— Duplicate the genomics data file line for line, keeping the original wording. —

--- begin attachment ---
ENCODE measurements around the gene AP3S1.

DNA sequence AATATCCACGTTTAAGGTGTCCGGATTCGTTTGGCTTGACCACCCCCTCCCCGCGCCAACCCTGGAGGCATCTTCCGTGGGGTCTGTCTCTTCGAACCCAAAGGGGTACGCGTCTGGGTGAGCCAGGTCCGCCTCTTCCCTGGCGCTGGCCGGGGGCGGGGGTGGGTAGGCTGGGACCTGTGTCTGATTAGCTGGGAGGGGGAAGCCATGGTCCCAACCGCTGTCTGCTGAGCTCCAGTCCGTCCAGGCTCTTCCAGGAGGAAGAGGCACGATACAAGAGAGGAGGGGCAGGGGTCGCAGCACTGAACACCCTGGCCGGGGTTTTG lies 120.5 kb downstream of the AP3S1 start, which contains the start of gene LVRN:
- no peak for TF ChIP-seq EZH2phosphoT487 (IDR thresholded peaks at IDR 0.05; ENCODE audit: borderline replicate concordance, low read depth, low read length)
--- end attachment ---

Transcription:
ENCODE measurements around the gene AP3S1.

DNA sequence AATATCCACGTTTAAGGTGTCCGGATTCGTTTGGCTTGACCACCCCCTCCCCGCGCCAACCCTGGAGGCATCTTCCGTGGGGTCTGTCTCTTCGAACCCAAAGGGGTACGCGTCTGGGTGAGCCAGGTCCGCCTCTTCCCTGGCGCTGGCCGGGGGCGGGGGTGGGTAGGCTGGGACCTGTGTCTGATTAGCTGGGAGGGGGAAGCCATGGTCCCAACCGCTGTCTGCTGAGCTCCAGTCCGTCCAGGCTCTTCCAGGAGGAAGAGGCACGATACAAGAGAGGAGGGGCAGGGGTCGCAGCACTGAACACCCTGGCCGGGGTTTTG lies 120.5 kb downstream of the AP3S1 start, which contains the start of gene LVRN:
- no peak for TF ChIP-seq EZH2phosphoT487 (IDR thresholded peaks at IDR 0.05; ENCODE audit: borderline replicate concordance, low read depth, low read length)